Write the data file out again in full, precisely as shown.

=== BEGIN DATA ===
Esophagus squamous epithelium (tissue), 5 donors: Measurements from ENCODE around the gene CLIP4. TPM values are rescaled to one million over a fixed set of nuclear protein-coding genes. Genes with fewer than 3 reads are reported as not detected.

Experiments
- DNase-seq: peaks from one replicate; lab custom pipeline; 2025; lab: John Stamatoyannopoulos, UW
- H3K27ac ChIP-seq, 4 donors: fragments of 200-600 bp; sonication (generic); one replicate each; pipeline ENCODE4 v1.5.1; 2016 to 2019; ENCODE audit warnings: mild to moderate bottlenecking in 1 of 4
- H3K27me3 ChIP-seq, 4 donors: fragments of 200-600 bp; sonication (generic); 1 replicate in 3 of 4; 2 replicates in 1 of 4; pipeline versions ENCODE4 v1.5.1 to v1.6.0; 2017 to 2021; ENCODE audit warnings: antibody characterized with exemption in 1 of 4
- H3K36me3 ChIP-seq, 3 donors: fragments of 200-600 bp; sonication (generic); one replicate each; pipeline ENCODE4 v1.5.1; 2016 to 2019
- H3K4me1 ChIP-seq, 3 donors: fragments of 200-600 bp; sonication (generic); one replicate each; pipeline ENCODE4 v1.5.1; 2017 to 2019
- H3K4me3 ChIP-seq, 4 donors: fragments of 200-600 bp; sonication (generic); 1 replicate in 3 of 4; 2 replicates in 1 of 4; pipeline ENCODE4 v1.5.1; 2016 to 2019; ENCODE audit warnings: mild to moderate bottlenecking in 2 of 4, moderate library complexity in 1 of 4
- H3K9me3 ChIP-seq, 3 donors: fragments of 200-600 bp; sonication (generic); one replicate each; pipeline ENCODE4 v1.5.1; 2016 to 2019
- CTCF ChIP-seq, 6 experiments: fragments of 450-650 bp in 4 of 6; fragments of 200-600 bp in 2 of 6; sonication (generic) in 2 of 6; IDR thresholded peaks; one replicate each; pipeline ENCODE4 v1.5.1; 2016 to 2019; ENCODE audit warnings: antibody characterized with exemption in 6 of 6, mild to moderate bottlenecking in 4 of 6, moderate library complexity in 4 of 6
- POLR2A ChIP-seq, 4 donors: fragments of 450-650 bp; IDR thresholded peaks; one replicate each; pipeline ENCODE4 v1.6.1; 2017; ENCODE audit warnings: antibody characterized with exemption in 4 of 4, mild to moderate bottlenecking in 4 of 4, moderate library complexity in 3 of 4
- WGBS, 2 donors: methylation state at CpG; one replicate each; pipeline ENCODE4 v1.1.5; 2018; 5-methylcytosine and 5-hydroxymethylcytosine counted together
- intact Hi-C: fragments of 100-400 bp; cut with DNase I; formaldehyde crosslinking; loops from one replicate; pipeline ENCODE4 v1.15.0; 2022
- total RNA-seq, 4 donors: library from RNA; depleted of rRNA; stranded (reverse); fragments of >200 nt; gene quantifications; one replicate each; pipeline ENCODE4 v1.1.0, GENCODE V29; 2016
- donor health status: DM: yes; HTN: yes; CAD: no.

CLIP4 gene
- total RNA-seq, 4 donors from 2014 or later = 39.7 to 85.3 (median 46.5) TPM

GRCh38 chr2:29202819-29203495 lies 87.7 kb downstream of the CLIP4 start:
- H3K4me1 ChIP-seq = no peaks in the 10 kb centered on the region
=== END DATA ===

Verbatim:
Esophagus squamous epithelium (tissue), 5 donors: Measurements from ENCODE around the gene CLIP4. TPM values are rescaled to one million over a fixed set of nuclear protein-coding genes. Genes with fewer than 3 reads are reported as not detected.

Experiments
- DNase-seq: peaks from one replicate; lab custom pipeline; 2025; lab: John Stamatoyannopoulos, UW
- H3K27ac ChIP-seq, 4 donors: fragments of 200-600 bp; sonication (generic); one replicate each; pipeline ENCODE4 v1.5.1; 2016 to 2019; ENCODE audit warnings: mild to moderate bottlenecking in 1 of 4
- H3K27me3 ChIP-seq, 4 donors: fragments of 200-600 bp; sonication (generic); 1 replicate in 3 of 4; 2 replicates in 1 of 4; pipeline versions ENCODE4 v1.5.1 to v1.6.0; 2017 to 2021; ENCODE audit warnings: antibody characterized with exemption in 1 of 4
- H3K36me3 ChIP-seq, 3 donors: fragments of 200-600 bp; sonication (generic); one replicate each; pipeline ENCODE4 v1.5.1; 2016 to 2019
- H3K4me1 ChIP-seq, 3 donors: fragments of 200-600 bp; sonication (generic); one replicate each; pipeline ENCODE4 v1.5.1; 2017 to 2019
- H3K4me3 ChIP-seq, 4 donors: fragments of 200-600 bp; sonication (generic); 1 replicate in 3 of 4; 2 replicates in 1 of 4; pipeline ENCODE4 v1.5.1; 2016 to 2019; ENCODE audit warnings: mild to moderate bottlenecking in 2 of 4, moderate library complexity in 1 of 4
- H3K9me3 ChIP-seq, 3 donors: fragments of 200-600 bp; sonication (generic); one replicate each; pipeline ENCODE4 v1.5.1; 2016 to 2019
- CTCF ChIP-seq, 6 experiments: fragments of 450-650 bp in 4 of 6; fragments of 200-600 bp in 2 of 6; sonication (generic) in 2 of 6; IDR thresholded peaks; one replicate each; pipeline ENCODE4 v1.5.1; 2016 to 2019; ENCODE audit warnings: antibody characterized with exemption in 6 of 6, mild to moderate bottlenecking in 4 of 6, moderate library complexity in 4 of 6
- POLR2A ChIP-seq, 4 donors: fragments of 450-650 bp; IDR thresholded peaks; one replicate each; pipeline ENCODE4 v1.6.1; 2017; ENCODE audit warnings: antibody characterized with exemption in 4 of 4, mild to moderate bottlenecking in 4 of 4, moderate library complexity in 3 of 4
- WGBS, 2 donors: methylation state at CpG; one replicate each; pipeline ENCODE4 v1.1.5; 2018; 5-methylcytosine and 5-hydroxymethylcytosine counted together
- intact Hi-C: fragments of 100-400 bp; cut with DNase I; formaldehyde crosslinking; loops from one replicate; pipeline ENCODE4 v1.15.0; 2022
- total RNA-seq, 4 donors: library from RNA; depleted of rRNA; stranded (reverse); fragments of >200 nt; gene quantifications; one replicate each; pipeline ENCODE4 v1.1.0, GENCODE V29; 2016
- donor health status: DM: yes; HTN: yes; CAD: no.

CLIP4 gene
- total RNA-seq, 4 donors from 2014 or later = 39.7 to 85.3 (median 46.5) TPM

GRCh38 chr2:29202819-29203495 lies 87.7 kb downstream of the CLIP4 start:
- H3K4me1 ChIP-seq = no peaks in the 10 kb centered on the region